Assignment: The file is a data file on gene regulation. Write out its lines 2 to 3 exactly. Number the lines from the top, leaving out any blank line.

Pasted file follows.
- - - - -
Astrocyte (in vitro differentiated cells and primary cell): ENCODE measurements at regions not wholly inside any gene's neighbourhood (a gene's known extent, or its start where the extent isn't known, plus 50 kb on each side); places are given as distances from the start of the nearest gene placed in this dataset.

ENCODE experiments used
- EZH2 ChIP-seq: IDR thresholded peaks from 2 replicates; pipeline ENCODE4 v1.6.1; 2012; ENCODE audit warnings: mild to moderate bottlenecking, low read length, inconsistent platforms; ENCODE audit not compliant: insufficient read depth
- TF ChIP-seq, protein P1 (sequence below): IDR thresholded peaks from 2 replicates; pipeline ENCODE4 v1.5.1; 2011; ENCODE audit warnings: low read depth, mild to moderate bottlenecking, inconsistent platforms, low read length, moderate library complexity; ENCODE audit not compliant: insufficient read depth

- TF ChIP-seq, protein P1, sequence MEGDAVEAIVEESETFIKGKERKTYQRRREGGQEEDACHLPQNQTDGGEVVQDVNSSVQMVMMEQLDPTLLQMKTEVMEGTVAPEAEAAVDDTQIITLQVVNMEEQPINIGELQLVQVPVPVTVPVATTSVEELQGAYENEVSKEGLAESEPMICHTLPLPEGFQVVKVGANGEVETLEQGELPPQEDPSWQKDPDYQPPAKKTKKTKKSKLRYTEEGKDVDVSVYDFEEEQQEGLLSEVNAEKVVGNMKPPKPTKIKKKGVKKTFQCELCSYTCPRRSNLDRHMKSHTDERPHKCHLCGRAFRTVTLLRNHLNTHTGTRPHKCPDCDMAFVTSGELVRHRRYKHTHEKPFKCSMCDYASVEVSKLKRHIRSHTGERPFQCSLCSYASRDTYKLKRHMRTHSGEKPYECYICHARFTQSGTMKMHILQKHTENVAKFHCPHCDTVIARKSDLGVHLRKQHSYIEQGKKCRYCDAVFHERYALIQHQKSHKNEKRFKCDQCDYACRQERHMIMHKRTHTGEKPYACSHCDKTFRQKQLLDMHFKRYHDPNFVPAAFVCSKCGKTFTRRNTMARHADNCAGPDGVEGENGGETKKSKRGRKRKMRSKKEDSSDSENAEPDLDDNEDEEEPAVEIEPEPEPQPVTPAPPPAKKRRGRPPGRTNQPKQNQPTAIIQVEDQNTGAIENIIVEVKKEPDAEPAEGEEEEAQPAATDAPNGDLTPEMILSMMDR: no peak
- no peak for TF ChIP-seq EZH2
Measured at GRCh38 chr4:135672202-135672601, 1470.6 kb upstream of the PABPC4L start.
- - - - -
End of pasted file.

ENCODE experiments used
- EZH2 ChIP-seq: IDR thresholded peaks from 2 replicates; pipeline ENCODE4 v1.6.1; 2012; ENCODE audit warnings: mild to moderate bottlenecking, low read length, inconsistent platforms; ENCODE audit not compliant: insufficient read depth